That said, even with the MTO surcharge they're often as cheap or cheaper than their competitors, but it certainly cuts into that advantage from my perspective, especially hearing here that Quoddy does custom orders for no extra charge.
     
  10. ComfortablyDumb

    ComfortablyDumb Senior member

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    Does anyone have any pictures of worn (a few months) ranger mocs in natural chromexcel? I just ordered a pair and I'm interested to see what they'll look like after some wear.
     
  11. rydenfan

    rydenfan Senior member

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    Not exactly the same but here are some Natural CXL Beefrolls after a year
    [​IMG]
     
  12. FrankCowperwood

    FrankCowperwood Senior member

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    I think a lot of what natural CXL looks like depends on how it starts out, and there's some variation to that. There have been a lot of photos of natural CXL from Alden on that thread recently. Not necessarily the same thing, but check the gallery there. I think there's been some on the Epaulet thread, from Carmina this time. But all Horween CXL.
     
  13. ComfortablyDumb

    ComfortablyDumb Senior member

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    Great, thanks to both of you.
     
  14. P Hudson

    P Hudson Member

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    Without meaning to get personal, I feel compelled to reply. What someone can afford is beside the point. Would that be true of all your purchases--the price goes up 10 per cent, but so what, you can afford it, so the price bump seems appropriate? At what point does that band stretch to the breaking point? Surely if someone can afford $510 shoes, he has a lot of money to spend on discretionary items, so why not say that he can afford $800 shoes. I can afford $510 shoes, and if my bank account was lightened over night by $1000 or even $10,000 it wouldn't do me any personal harm. But I don't buy $500 shoes because I'll get more satisfaction out of doing something else with that money. Add 10 per cent and you've guaranteed that I won't even be tempted.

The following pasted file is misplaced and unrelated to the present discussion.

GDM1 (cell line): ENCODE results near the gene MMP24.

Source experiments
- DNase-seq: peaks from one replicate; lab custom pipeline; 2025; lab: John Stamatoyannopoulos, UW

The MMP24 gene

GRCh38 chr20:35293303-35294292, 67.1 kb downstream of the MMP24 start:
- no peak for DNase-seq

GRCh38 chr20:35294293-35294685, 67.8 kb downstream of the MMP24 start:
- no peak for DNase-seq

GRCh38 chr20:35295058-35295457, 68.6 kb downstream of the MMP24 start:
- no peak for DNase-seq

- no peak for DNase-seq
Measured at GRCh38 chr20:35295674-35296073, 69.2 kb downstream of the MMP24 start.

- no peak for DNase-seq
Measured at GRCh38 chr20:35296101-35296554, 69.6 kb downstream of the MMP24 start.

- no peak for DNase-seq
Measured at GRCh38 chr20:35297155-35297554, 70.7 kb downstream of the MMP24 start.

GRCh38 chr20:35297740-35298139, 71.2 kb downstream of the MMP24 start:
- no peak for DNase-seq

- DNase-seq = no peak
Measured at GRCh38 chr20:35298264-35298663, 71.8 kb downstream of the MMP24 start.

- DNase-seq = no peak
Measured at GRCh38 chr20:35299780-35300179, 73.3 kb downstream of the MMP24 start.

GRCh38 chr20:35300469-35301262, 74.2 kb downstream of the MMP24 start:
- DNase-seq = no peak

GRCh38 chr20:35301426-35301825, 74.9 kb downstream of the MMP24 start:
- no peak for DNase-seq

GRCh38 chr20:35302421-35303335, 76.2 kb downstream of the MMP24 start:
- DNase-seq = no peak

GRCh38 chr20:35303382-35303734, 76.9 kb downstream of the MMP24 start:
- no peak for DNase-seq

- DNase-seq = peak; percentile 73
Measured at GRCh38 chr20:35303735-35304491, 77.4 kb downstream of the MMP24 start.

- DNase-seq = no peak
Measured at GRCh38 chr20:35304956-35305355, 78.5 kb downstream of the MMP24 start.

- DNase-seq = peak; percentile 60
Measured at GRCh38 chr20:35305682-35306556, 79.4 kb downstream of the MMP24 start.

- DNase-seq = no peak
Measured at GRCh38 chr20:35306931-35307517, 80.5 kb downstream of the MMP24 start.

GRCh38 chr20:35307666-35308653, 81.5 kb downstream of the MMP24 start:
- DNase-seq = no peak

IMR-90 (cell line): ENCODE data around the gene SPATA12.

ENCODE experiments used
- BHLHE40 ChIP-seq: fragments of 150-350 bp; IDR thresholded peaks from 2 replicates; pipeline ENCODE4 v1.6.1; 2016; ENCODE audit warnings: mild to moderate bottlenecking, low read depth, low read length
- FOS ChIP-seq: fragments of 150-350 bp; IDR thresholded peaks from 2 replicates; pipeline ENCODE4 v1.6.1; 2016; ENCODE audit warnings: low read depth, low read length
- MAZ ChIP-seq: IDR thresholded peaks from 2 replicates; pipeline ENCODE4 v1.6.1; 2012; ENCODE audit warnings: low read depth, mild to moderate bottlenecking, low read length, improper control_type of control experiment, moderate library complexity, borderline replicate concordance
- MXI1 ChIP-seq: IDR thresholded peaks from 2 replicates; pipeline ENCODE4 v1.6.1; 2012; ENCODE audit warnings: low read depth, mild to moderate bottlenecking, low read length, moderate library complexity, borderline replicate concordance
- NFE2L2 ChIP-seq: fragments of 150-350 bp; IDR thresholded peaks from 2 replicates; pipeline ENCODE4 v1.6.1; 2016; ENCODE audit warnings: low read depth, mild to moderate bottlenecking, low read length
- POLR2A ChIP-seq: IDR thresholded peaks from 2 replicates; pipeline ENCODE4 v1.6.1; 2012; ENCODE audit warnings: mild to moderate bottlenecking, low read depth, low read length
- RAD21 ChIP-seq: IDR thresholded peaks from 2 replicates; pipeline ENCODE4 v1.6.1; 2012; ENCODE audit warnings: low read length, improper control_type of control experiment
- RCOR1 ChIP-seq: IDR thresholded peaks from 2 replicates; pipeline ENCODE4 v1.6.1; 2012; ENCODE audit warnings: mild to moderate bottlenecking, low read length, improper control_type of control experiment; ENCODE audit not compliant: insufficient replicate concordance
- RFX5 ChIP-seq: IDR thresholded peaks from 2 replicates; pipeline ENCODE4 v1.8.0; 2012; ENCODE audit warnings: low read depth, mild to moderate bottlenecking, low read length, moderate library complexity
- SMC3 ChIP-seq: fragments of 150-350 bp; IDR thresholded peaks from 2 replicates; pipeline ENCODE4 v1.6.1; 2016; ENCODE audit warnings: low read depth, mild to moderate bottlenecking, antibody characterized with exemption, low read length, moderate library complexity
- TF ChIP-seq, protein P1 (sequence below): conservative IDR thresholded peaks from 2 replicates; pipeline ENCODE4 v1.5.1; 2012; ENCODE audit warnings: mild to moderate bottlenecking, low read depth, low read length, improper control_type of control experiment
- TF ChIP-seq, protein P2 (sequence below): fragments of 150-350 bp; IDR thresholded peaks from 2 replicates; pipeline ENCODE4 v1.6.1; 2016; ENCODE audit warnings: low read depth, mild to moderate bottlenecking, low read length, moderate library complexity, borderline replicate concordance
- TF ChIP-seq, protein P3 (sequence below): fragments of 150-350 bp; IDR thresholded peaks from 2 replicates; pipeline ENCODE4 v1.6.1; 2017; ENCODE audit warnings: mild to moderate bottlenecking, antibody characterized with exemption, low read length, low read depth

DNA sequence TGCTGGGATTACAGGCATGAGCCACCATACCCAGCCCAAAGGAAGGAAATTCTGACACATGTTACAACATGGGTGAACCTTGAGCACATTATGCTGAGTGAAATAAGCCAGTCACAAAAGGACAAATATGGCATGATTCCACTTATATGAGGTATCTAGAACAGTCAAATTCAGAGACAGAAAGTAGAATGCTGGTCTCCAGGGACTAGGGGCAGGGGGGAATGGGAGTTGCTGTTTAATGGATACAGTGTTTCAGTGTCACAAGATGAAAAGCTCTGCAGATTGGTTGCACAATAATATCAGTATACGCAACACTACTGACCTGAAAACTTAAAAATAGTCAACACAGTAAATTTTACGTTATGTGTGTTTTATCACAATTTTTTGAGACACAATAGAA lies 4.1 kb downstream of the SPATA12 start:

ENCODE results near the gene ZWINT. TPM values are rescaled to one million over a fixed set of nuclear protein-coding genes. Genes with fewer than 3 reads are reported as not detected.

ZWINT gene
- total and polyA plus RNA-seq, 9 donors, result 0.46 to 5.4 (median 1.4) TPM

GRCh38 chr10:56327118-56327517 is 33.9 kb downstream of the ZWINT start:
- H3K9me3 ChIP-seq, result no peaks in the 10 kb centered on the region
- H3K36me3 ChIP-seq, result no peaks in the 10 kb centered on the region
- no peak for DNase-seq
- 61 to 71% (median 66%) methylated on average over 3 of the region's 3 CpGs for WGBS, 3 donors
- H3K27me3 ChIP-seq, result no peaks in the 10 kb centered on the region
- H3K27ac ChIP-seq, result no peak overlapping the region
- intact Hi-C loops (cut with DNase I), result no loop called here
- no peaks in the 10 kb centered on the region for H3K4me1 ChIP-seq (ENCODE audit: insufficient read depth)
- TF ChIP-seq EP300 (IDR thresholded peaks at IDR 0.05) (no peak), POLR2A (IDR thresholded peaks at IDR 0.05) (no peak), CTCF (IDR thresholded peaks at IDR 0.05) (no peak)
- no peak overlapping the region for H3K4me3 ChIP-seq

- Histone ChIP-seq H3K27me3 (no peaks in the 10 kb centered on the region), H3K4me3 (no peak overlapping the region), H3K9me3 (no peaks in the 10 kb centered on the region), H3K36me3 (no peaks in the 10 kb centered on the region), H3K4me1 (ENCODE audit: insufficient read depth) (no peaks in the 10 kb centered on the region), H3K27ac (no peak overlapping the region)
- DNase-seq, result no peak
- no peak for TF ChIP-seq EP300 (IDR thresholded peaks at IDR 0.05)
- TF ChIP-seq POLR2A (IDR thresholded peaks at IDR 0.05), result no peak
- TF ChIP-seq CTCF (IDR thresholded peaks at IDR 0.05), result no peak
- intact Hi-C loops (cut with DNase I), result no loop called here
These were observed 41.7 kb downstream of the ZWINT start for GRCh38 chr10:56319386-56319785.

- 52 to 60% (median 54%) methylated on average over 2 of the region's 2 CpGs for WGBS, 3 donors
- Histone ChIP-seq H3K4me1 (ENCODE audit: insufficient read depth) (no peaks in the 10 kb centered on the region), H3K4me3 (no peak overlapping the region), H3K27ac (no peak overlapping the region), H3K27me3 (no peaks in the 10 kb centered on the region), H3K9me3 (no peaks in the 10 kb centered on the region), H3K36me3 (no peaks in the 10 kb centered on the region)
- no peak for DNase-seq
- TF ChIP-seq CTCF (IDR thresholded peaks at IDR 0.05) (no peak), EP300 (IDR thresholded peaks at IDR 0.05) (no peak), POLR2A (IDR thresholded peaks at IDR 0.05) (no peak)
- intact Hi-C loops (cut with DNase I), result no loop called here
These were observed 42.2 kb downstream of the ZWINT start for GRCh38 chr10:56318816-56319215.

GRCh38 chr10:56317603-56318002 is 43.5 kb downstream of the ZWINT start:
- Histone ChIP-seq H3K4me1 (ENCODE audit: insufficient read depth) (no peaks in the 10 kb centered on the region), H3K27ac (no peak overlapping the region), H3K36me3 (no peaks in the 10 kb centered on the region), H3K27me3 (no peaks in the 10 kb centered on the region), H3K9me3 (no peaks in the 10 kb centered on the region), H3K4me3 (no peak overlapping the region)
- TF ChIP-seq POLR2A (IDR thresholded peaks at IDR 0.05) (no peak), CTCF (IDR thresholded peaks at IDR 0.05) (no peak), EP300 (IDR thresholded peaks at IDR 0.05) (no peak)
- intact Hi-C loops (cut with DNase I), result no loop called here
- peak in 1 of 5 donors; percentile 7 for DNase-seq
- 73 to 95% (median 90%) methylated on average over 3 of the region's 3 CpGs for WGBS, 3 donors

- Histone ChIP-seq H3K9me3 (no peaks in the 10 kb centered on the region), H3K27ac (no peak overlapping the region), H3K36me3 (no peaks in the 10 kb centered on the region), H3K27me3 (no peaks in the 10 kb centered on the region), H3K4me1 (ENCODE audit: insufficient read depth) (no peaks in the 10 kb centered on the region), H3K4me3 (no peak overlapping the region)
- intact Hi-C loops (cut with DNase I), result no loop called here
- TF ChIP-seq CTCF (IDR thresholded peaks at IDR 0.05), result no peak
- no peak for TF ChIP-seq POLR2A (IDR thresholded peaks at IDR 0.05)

The same thing goes for $210 shoes and an increase of c. 25 per cent. I have a pair of Rancourt camp mocs that cost me $210 + iirc another $45 to ship to Australia. So if the cost goes up by $50, making it over $300 per pair for CXL, I won't be buying them. This is disappointing to me because I've been meaning to place an order for the Chili Latigo ranger mocs, but with the RHL sole. Sounds like that sole, which Rancourt had told me won't add to the price of the shoe, is now going to push the cost--due to a customisation fee--up towards $400 by the time I get them here. For that money, I'll wait till I'm in the US and look at shell Aldens or Allen Edmonds. The difference from Rancourt at $210 to Alden at $550 or so is enough to sell me on the former. The difference from $400 for Rancourts to $550 or even $600 is not enough to swing me toward the Rancourts: in fact, at that price I'm definitely going elsewhere. Timberlands at $75 (or less on Amazon) and shell Aldens at $600 both appeal to me a lot more than Rancourts Rangers in the $300s.
     
  15. PhiPsi32

    PhiPsi32 Senior member

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    Supply and demand. Rancourt will set and raise their prices as long as people keep buying. As the prices increase, some buyers will drop out. But if the brand remains desirable, other buyers will enter the market. Ultimately, to the individual customer, the shoes are worth whatever one is willing to pay. I think the dissatisfaction comes into play when the desire to purchase is strong but the appetite for the price point is weak. That is to say, I really want this but I don't want to pay that much.